Since the beginning of the 2018-2019 academic year, I’ve been going non-stop!
- Presented at AMLaP and SSLP2018 in Berlin
- Participated in a week-long summer school on Bayesian statistics in Potsdam (SMLP2018)
- Taught a 3-week primer in R (RfficeHours) for Newcastle University staff
- Gave several(!!!) invited talks about my research at universities around the UK
- Had a first-authored paper published in Linguistic Inquiry!
- Taught a mini-course on experimental methods and statistics for linguists at Universitat Autónoma de Barcelona
- Taught a one-day workshop on data visualisation and statistics in R at the University of Leeds
- Was a speaker in the Newcastle Pint of Science 2019 series of pub talks
- Taught a four-day summer school on statistics and analysis in R for linguists at the University of Reading
- Gave a keynote talk at the inaugural conference of They, Hirself, Em and You Conference (THEY2019) at Queens University, CA.
- Had my first solo-authored paper accepted at Glossa!
- Taught the second annual session of Adventures in R at Newcastle
- Completed collecting all planned data for my REA Fellowship project (😱!!!!)
I’ll be entering the last semester of my fellowship in the autumn, and I have a lot planned already. I’m trying to submit a grant to the ESRC by the beginning of Autumn and I’ll be writing up my experiments for publication as well. I’ve also got a couple of collaborative manuscripts in the works which are getting close to submission.
As I look back on my time as a postdoc at Newcastle, I can see how much I’ve learned and grown. I feel like I am overflowing with ideas for both research and scholarship, and I’ve struck out in new directions that complement my expertise and help pull together my research programme into something that suits me and my career goals. I’m not sure what the future holds, and that’s certainly a bit of a stressor, but I’ve begun to feel more confident that there could be a place for me to stay in academia. I certainly hope there is, because I have fallen in love with teaching methods, quantitative analytical skills, and statistics in R. I’ve got reams of ideas for how to integrate these pedagogical goals with teaching psycholinguistics, phonetics, and syntax… I just need an outlet now!
It’s been fabulous being able to concentrate on my research, but as you can see from my main activities in the past year, I really do miss teaching. I think teaching, for me, is a way of processing and consolidating the research I’m doing — in a sense, getting to see my students’ perspectives on linguistics and statistics helps me to look at my own work with fresh eyes and new invigorated energy. What a treat to be able to teach and do research for a living!
A lot has happened since my last update. This spring semester was a bit disjointed, but I finished collecting eye-tracking data from my general population sample and presented at CUNY2018. I got a lot of good feedback and enjoyed spending time with my colleagues in the US.
Ethics of researching gender as a syntactician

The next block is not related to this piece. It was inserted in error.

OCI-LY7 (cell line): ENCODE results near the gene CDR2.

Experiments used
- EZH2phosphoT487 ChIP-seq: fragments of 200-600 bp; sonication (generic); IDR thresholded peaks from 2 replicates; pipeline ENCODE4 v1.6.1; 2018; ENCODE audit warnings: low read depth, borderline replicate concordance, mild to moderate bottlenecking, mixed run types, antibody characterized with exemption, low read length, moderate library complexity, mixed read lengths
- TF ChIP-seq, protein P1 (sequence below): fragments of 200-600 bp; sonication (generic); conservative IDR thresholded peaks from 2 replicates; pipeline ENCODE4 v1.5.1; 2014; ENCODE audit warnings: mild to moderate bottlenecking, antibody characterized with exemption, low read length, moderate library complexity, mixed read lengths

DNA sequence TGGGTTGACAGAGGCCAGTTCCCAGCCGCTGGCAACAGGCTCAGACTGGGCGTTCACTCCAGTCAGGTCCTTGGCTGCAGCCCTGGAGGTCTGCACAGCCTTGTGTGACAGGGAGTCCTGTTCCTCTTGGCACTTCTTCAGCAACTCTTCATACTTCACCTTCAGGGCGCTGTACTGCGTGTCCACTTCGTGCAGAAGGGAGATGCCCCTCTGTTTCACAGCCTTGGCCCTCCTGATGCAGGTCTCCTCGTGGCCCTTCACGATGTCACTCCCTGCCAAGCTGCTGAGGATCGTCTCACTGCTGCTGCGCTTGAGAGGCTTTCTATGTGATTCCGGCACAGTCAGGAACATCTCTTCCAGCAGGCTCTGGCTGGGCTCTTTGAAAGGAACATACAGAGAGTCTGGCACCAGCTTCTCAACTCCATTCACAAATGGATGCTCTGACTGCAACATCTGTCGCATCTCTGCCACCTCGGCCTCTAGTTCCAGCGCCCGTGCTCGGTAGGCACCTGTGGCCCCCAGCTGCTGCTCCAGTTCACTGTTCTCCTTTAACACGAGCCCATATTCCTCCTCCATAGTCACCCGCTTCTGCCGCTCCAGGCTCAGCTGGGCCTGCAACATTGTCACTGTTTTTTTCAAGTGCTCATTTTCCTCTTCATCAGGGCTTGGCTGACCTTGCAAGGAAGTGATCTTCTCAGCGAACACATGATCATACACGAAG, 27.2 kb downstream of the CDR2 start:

This summer, I’ve submitted a few papers, though I haven’t heard back on two of them yet. Here’s the LingBuzz page for the preprint of Syntactic and cognitive issues in investigating gendered coreference. This is a squib on how to frame human gender going forward for research that concerns grammatical and human gender, with an eye to domain-general cognition. In particular, I think it’s crucial that work on this area acknowledge the conceptual overlaps between grammar, cultural categories, biology, and social sensitivity and justice. It can be easy for syntacticians and psycholinguists to focus on syntactic features while ignoring how our discussions of these features affects transgender, nonbinary, and gender nonconforming people. Even if it’s entirely unintentional, it creates a hostile environment for colleagues and members of the wider community. We’re better than that, but to move forward I believe a framework for ethical investigation must be made explicit.
See also: Vincent, Benjamin William. (2018). Studying trans: recommendations for ethical recruitment and collaboration with transgender participants in academic research, Psychology & Sexuality, 9:2, 102-116, DOI: 10.1080/19419899.2018.1434558
Teaching R, methods, and analysis
The other main project I’ve been working on is integrating updated quantitative analysis into the postgraduate curriculum here at Newcastle and in the general linguistics community.
- In March, I led a workshop with Nick Riches on Internet Methods for conducting experiments, which touched on MTurk, Ibex Farm, Inquisit, and other similar tools.
- In June, Jalal Al-Tamimi, Danielle Turton, Nick Riches and I organised and implemented a two-day postgraduate workshop on using R for analysis, including tidyverse, text mining, and linear regression. (Adventures in R)
- In September and October, I will be hosting a series of tutorials (RfficeHours) geared to familiarising staff with R so they can support their students and conduct their own analyses. I intend on hosting RfficeHours throughout the year, in order to keep staff fresh and help boost support for R at the School and Faculty level as we’re also providing postgraduate support through Faculty training workshops.
- Next year, in January, I will be running a five-day mini-course on experimental syntax methodology and analysis in R at the Universitat Autònoma de Barcelona, invited by Àngel Gallego. Materials for this mini-course will be made available in January.